#Sudan: the ruling generals ready to negotiate with the protest


The ruling generals in Sudan announced on Friday that a new transitional initiative by the mediators from Ethiopia and the African Union could serve as a basis for resuming negotiations with the protest.

Negotiations between the protest and the Transitional Military Council, which has ruled the country since the dismissal in April of President Omar al-Bashir, must draw the future transition period after 30 years of authoritarian rule.

Talks were halted in May, and Ethiopia is playing the role of mediator to revive them. However, the Military Council asked Addis Ababa to review its initial plan by drafting a “joint document” with the African Union (AU).

“The Military Council is ready to negotiate immediately and seriously.”

Even though the Transitional Military Council has some “observations, as a whole it is a valid proposal for negotiations in order to reach a final agreement on the formation of transitional power institutions”, announced the door Council Spokesman, General Chamseddine Kabbachi, in an address on public television, referring to the new Ethiopia-AU plan.

The Alliance for Freedom and Change ( ALC ), the spearhead of the challenge, has not yet decided on the initiative. She announced Thursday that she had received the transition plan, noting that she had yet to review it.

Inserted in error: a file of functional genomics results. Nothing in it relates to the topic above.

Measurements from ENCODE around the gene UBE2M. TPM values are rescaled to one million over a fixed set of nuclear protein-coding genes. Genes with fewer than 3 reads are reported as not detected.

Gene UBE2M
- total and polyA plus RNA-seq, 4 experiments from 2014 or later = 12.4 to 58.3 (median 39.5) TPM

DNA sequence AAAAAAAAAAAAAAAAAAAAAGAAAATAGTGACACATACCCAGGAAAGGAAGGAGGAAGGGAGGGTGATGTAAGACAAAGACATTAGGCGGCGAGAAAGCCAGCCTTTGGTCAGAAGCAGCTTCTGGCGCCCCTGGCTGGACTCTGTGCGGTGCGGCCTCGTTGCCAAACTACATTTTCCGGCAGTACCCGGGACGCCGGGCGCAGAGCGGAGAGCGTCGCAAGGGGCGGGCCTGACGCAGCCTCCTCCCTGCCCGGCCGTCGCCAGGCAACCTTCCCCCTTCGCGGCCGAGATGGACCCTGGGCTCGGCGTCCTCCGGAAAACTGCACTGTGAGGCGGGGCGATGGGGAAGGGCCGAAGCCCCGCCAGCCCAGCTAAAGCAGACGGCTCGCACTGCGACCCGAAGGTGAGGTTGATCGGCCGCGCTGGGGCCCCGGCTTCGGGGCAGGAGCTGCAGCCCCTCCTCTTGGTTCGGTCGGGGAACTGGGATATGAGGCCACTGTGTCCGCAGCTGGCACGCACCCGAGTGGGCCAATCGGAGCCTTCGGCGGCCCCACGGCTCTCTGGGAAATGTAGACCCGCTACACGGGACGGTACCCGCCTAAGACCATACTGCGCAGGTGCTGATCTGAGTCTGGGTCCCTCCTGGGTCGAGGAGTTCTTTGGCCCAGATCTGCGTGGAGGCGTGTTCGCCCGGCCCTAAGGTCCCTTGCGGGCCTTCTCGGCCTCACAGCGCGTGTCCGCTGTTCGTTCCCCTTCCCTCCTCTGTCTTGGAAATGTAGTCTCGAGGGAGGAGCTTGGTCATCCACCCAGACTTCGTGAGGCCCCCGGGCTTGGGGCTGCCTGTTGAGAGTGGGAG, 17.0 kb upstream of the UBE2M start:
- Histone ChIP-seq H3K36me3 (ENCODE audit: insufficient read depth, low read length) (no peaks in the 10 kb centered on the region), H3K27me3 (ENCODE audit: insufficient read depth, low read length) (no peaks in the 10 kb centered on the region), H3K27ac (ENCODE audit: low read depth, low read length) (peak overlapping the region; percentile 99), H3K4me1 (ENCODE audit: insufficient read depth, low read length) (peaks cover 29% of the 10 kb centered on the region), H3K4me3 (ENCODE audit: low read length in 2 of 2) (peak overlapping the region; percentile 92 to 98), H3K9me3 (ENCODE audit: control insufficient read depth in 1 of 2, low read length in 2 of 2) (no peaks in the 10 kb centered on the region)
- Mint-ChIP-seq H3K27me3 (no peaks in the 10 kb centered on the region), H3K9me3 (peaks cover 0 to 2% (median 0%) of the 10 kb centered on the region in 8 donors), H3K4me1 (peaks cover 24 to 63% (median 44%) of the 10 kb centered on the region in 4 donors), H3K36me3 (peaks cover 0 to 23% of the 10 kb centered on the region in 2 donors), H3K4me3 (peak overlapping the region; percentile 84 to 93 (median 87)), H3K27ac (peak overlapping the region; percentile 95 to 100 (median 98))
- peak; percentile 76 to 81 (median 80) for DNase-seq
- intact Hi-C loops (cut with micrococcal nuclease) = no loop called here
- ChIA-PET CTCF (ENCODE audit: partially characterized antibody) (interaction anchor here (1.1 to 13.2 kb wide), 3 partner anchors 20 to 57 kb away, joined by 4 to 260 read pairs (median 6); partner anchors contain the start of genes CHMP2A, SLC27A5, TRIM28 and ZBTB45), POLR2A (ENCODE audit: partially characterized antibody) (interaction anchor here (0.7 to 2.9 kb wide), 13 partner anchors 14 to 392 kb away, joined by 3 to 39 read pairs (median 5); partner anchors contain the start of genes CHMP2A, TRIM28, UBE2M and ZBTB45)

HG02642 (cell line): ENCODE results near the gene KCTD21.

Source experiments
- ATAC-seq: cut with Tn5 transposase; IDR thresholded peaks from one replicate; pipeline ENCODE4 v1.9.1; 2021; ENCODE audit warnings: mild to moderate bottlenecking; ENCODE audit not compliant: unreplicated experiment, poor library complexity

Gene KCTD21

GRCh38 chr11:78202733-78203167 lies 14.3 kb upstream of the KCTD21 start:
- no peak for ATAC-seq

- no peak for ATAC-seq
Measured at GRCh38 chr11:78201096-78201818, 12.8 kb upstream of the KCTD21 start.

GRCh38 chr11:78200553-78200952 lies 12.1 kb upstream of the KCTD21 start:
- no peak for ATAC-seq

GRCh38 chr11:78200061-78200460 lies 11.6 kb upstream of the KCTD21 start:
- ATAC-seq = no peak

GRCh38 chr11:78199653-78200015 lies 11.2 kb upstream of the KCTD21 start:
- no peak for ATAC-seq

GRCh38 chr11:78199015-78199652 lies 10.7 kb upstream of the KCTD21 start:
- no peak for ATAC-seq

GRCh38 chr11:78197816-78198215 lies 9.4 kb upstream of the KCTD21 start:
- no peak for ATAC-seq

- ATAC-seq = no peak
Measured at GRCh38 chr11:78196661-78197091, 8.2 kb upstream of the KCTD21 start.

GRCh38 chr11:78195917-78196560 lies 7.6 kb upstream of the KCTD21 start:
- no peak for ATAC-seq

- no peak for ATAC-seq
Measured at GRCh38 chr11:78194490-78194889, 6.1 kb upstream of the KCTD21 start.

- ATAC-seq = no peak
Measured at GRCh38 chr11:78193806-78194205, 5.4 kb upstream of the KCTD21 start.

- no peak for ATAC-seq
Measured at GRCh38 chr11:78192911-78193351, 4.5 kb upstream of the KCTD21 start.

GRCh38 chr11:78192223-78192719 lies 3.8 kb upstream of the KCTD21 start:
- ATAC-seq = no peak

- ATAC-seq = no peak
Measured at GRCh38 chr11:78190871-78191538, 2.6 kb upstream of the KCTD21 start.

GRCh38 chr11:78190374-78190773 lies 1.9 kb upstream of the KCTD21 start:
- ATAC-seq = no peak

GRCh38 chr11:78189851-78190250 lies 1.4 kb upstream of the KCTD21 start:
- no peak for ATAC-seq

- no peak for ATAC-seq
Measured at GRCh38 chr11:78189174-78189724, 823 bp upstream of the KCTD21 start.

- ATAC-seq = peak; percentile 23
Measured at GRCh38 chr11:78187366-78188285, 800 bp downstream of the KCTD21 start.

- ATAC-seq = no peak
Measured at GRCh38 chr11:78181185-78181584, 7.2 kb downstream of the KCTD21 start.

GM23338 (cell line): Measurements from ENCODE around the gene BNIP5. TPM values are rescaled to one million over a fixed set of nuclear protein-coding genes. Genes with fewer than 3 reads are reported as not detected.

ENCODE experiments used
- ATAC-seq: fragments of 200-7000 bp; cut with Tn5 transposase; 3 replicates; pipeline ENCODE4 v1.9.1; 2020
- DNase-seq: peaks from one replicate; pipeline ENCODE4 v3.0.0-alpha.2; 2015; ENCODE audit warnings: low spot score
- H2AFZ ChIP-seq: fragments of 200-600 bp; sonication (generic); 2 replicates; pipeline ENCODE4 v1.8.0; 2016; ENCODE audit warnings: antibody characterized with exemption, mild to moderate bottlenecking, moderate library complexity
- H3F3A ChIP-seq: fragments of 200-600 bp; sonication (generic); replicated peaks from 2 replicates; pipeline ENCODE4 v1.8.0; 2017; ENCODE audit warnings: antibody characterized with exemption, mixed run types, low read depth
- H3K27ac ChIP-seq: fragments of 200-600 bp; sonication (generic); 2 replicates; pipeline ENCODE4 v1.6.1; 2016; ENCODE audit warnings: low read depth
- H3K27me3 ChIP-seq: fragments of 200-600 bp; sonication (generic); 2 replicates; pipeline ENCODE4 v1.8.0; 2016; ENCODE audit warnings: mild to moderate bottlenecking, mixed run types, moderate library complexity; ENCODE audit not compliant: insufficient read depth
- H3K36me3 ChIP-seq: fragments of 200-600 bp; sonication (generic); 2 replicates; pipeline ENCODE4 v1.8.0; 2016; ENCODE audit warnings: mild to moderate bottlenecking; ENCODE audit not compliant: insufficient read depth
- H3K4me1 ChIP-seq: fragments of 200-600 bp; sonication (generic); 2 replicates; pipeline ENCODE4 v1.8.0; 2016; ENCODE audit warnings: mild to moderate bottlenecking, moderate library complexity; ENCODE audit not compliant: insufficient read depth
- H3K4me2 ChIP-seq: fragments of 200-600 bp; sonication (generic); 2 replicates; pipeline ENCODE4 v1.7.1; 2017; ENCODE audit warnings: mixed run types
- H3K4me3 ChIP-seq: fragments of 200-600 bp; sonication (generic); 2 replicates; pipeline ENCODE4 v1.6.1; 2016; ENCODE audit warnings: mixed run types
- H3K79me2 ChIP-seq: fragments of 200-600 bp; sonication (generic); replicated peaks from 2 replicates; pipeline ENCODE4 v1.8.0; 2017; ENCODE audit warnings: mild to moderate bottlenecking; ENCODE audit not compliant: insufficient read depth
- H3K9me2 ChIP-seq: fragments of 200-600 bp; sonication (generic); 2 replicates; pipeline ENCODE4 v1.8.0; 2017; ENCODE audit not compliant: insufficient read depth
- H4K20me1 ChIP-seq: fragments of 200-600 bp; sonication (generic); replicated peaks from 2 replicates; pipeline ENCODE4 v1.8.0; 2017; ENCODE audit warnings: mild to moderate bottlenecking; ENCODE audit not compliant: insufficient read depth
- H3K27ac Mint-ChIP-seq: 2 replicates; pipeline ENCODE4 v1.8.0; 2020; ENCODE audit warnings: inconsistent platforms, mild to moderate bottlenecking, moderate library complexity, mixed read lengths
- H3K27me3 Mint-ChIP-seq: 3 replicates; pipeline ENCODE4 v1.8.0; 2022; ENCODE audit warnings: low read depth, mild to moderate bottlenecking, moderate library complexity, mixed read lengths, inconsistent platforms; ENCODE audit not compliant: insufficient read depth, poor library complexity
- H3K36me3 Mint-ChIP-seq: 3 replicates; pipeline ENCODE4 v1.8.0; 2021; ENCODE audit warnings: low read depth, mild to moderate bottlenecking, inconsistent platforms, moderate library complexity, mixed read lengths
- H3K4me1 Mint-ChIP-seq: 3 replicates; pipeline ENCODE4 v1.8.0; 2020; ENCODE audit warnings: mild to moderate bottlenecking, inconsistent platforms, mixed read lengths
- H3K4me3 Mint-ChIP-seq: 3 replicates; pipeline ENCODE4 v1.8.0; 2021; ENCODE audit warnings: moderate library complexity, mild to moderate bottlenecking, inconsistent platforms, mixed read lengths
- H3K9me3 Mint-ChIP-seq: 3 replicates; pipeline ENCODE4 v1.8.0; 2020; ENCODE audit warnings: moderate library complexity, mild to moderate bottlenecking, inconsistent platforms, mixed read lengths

The new plan, still provides for a transitional body consisting of eight civilians and seven military. Of the eight civilians, seven are believed to be from LAC , while the latter is chosen by both sides.

This body will be chaired by one of the military for 18 months, before a civilian takes over until the end of the transition, which must last a total of three years, according to the document.

The new text presents a major difference compared to the previous version. It no longer refers to the 67% quota allocated to the LAC in the Legislative Council, which will act as a transitional Parliament.

This percentage had been accepted by both parties before the negotiations broke off on May 20, but it has been criticized in recent weeks by the military council, which called for its revision.

The leaders of the protest called for mass mobilization on Sunday. This is the first call of this magnitude since the bloodshed on June 3 of a sit-in of protesters installed in front of army headquarters in Khartoum for weeks.

At least 128 people were killed in the operation and the crackdown that continued the following days, according to doctors close to the protest. The authorities mentioned a death toll of 61.



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